The Way He Drops the Beat

Bilal Raises the Stakes with Airtight's Revenge

Art & Music, Featured

Bilal. The brother’s name is synonymous with silky, jazz-bluesy falsetto tones and the music movement of the mid-nineties – early new millennium known as “neo-soul”. Bilal is now back on the scene – nine years since his debut album dropped and four years since his sophomore project, Love For Sale, was leaked – with Airtight’s Revenge, an album both so complex and complete it defies categorizing.

In 2009-10, we children of the neo-soul movement jumped for joy as some of our idols dropped new albums, and others made comebacks after years of being neither seen nor heard. With the exception of a few superfluous covers, this new soul music has indeed been food for the soul. However, Bilal offers us a different type of nourishment – and entire unique project – new sounds, new lyrics, new matter – none of which we realized we needed until he brought it to our attention. From the opening strains of the first cut, Cake and Eat It Too, I’m reminded of why I anticipated this album so greatly. 1st Born Second musically was in the same vein of great neo-soul sound, often credited to the Soulquarians collective (of which Bilal is a member), but musically and lyrically this album takes things one step further, with quotable phrases in every track.

A purveyor of love music Bilal offers as the first single, Restart, which speaks of a relationship in need of repair and renewal. He says, I’ll be outside cooling off/But no matter how far I roam, I’m coming home/ Have we come too far to turn it all back around?/Or is it too late to start again?/You know I lost my whole direction, but it’s you that I want. In this we hear the voice of a man – grown ass at that – committed to the work of repairing a long-term relationship. It’s a refreshing deviation from the typical, “We fucking or what?” love songs of today. This is an album for the 30-somethings, and musically crosses genres with its driving drum beat and heavy instrumentation. Continuing in the theme of love, Bilal gives us the hot track, All Matter, and asks What is love? He answers his own question: Cool on the outside/hot in the middle/you ain’t even gotta try/all you gotta do is realize/ it’s all matter. Again, this isn’t a song for the kiddies, but fodder for grown folks going through love pains to think and reflect on.

Bilal displays his classical music training with Flying, a street tale about the fate of a young girl turned trick after the feds arrest her dope-dealing father and kill her mother during the bust. Bilal tells the story, straight no chaser, saying, He had her walking the town selling ass/they was making money till she broke her back one day/How you do that?/Upside down on the pole when you smoking crack. Behind this lead, Bilal sings his own background vocals and the end product is choral music. Furthermore, the guitarist on this track (and the entire album) mimics and harmonizes with Bilal’s own instrument, giving the song layer upon layer of sound. The combination of the lyrics to the overall sound of the song is profoundly different from anything I’ve ever heard. This track will make you rewind it a million times asking, “Did he just say what I think he said?” Yes he did.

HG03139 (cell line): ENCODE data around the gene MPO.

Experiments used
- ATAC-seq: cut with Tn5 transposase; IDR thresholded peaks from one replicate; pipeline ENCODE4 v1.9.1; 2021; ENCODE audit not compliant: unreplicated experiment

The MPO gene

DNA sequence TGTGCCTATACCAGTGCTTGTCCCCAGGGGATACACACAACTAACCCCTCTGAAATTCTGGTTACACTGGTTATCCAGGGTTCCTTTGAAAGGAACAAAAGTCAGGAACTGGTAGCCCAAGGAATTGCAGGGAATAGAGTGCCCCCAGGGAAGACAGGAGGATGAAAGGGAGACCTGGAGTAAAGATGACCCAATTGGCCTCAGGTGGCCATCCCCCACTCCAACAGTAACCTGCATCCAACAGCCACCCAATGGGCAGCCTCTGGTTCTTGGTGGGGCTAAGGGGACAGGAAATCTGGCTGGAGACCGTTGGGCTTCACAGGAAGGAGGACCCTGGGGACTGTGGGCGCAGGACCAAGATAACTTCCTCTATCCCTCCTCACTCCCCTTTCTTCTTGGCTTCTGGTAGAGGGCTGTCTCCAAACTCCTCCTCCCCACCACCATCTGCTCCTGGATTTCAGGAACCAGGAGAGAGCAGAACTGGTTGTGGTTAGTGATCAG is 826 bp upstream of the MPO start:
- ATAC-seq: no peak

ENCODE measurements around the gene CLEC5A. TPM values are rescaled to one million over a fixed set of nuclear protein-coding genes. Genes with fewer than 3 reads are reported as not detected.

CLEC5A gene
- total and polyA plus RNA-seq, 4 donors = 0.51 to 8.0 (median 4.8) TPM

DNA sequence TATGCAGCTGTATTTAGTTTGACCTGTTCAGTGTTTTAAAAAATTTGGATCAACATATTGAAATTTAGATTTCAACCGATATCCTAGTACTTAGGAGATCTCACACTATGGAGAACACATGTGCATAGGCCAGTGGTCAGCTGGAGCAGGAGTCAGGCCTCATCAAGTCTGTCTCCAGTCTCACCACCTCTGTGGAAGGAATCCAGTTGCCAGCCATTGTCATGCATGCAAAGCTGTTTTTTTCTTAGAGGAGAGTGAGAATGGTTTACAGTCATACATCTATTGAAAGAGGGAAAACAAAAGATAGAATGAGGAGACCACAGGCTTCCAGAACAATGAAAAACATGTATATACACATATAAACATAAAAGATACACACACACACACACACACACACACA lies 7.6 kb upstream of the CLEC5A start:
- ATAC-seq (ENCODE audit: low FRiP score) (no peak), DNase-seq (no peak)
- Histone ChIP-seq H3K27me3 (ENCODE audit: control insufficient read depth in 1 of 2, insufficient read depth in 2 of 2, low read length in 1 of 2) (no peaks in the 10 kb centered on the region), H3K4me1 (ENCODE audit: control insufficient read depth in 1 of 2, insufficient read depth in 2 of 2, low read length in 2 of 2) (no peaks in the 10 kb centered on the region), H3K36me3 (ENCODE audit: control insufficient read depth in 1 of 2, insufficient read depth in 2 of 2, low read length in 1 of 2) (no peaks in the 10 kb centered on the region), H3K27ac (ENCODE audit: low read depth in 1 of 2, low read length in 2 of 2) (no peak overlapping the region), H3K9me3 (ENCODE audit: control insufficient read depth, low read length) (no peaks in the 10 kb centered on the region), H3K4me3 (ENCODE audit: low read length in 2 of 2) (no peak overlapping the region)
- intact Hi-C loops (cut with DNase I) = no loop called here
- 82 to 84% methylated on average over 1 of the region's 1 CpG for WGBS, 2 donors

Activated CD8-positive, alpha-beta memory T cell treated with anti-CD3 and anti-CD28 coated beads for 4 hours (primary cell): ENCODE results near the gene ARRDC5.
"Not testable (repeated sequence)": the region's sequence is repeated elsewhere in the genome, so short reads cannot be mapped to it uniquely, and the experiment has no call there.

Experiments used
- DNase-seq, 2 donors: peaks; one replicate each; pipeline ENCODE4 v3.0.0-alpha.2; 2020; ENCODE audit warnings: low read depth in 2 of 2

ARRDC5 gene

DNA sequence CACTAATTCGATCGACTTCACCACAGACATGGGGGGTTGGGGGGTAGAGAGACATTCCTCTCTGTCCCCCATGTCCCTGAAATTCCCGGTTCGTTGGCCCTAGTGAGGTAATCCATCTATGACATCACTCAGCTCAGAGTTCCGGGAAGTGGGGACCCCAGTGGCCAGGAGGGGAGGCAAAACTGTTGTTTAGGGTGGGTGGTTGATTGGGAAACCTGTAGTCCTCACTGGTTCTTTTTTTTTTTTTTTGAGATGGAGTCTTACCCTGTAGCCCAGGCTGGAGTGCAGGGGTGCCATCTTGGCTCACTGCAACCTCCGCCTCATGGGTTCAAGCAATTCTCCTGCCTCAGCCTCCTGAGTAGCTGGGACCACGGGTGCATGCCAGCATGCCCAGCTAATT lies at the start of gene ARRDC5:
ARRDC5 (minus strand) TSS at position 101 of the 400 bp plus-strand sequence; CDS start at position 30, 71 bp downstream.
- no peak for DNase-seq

Bilal shares much of his personal self on this album, in tracks like Little One an honest, tearjerker track written to his two sons, and critiques our fast-paced, fame and money-obsessed society in Robots and The Dollar. The startler on the album though is Who Are You, where Bilal delves into the human condition and labeling ourselves by standards we aren’t entirely sure how to measure. Ever tell you bout the girl who thought she was a Christian…/Now she’s searching through her heart trying to find the answers to this life/this heaven, this hell/this heaven, this hell. Just when you think the track is ending with I’m just a human being/be what I want to be/that’s who I am/spiritually, Bilal gives us an added 1:20, flips the track to reggae, and and sends our mind trip on its way.

With all this, I think what made this writer fall head over heels with this album was the bonus track. Don’t misunderstand: every track on this album speaks to me and the album in its entirety is the musical equivalent of a Toni Morrison novel: heavy, soulful, and paradigm shifting. However, the bonus track, Lost My Mind, reminds me that Bilal knows how to make a stone cold groove, often better than the rest. After all he’s made me think and feel, in the end he equilibrates the whole experience through his special brand of love music that, plain and simple, makes me feel good.

Thanks Bilal.

Airtight’s Revenge is available now for download, via iTunes, and on

One Comment on "The Way He Drops the Beat"

  1. Cake Convention Jan 11, 2011 · 2:32 pm

    Thanks for this interesting post. I will be sure to get the word out about this site :) Excellent post. Can’t wait to see the next blog post.

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